MITHU SEN, 46, ARTIST, POET AND PERFORMER (Sexualised) Museum of Unbelonging
HER FIRST BABY was Jack. He wears tattered clothing and was a doll she shared with her sister Mou, the one whose name the Museum of Unbelonging (MOU) echoes. “We had Jill too,” says Mithu, “but she died in an operation. My sister told me not to give Jack to anybody.” Part of the muchacclaimed curated project—After Midnight: Indian Modernism to Contemporary India 1947/1997—at the Queens Museum in New York in 2015, it described Sen’s work thus, “Displayed as a phantasmagoric fantasy, the work comments on the duality of eroticism, charged both with control and liberation.”
“Our hearts are museums of memories,” says Mithu. And so there are deities, a dog mating with a human, a terracotta man with a large phallus, puppets, a seahorse with a curled tail, a pair of binoculars, hair clips, a stuffed liger and a leopard, a black rose, white rose...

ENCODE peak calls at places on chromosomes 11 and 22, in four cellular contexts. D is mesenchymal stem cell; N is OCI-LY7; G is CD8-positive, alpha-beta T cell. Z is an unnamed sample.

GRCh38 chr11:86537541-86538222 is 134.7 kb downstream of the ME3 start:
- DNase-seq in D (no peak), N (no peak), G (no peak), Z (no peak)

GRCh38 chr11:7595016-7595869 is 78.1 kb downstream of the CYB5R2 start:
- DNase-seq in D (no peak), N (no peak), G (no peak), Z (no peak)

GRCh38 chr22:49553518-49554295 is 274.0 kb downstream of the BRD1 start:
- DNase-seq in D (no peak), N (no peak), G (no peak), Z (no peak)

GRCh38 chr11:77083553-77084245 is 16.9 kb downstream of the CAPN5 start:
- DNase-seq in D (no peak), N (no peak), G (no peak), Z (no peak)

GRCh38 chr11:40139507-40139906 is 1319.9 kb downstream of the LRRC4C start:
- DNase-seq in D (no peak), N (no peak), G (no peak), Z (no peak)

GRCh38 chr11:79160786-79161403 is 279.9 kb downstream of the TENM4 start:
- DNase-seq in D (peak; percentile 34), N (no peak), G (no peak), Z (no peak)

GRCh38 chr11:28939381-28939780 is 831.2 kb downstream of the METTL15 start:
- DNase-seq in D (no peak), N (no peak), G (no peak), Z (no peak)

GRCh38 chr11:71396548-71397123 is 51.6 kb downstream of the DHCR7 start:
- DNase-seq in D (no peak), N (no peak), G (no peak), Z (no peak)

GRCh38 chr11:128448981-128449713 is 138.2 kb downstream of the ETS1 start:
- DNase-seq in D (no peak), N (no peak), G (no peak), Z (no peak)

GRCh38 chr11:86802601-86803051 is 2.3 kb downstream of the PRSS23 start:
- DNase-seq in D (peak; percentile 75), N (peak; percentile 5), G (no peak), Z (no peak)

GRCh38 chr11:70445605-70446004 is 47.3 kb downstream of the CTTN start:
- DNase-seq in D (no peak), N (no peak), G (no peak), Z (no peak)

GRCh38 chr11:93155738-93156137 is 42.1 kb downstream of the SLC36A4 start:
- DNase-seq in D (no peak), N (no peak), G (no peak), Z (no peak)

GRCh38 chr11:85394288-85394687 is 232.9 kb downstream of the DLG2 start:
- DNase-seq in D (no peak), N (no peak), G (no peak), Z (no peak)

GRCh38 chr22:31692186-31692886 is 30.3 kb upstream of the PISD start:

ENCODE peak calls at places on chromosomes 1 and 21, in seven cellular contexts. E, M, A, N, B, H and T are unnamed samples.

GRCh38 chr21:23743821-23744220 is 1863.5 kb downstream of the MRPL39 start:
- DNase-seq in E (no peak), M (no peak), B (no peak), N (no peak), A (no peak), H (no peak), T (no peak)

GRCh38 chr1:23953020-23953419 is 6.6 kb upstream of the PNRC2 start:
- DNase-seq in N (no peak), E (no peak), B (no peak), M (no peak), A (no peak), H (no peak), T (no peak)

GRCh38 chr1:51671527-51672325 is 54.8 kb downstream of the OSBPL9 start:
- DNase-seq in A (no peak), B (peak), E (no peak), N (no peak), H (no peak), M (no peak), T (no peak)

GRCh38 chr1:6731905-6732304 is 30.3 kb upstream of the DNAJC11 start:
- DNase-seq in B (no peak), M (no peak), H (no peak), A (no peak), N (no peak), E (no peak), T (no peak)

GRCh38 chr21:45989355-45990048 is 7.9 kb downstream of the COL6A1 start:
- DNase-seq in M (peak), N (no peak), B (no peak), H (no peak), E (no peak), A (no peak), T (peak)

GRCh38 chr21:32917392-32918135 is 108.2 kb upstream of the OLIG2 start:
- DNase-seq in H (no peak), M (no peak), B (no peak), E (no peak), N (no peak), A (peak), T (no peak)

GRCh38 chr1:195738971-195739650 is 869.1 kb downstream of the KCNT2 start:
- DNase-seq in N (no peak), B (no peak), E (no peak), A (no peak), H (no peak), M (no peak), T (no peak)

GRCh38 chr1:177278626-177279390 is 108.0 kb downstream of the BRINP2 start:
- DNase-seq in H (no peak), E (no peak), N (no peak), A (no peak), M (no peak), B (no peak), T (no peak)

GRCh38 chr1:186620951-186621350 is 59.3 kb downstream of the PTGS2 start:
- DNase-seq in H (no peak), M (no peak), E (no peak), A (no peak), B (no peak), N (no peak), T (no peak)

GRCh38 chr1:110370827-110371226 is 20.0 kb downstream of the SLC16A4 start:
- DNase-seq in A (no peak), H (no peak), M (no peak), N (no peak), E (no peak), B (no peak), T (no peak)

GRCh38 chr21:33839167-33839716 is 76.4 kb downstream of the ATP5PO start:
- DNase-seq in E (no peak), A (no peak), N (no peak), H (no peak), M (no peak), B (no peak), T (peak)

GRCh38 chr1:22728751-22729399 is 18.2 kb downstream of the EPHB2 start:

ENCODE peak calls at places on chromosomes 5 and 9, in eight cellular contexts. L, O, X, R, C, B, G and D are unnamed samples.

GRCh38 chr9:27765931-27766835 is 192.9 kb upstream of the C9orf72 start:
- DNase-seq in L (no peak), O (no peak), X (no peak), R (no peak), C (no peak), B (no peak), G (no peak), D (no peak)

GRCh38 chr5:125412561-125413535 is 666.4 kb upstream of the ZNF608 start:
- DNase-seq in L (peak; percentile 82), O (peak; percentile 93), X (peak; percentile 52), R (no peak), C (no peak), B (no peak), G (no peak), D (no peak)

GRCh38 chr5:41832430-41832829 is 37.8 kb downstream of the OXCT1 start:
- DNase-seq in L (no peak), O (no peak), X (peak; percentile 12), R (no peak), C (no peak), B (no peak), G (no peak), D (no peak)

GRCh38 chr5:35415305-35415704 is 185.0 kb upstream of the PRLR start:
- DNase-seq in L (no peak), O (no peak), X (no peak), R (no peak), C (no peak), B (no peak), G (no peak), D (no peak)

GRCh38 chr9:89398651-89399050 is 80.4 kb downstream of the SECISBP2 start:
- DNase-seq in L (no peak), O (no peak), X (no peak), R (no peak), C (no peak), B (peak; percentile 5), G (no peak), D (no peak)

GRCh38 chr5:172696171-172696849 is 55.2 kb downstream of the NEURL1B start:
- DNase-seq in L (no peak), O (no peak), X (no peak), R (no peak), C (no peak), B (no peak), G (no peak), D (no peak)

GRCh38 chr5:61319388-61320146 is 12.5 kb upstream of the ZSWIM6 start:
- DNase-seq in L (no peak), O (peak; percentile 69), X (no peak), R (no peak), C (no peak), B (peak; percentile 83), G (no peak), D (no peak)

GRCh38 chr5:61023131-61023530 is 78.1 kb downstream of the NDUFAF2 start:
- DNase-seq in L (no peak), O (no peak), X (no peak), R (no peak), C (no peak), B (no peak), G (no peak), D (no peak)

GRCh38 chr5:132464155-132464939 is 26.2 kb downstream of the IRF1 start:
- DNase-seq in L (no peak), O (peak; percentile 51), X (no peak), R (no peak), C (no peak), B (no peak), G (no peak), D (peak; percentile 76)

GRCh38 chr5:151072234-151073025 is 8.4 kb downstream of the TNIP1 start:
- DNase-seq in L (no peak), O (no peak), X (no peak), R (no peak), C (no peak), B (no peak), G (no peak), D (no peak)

She calls the objects in her museum her babies. They are a cataloguing of her emotions, and emotion, as the great French philosopher Gaston Bachelard said, “…is perhaps nothing but an expression of a poetry that was lost”. Mithu has always seen herself as “near poets” rather than “near historians”.
So her museum is a carnival, a celebration, an imaginary world. One in which there are no forevers. She gives away her babies and finds new ones.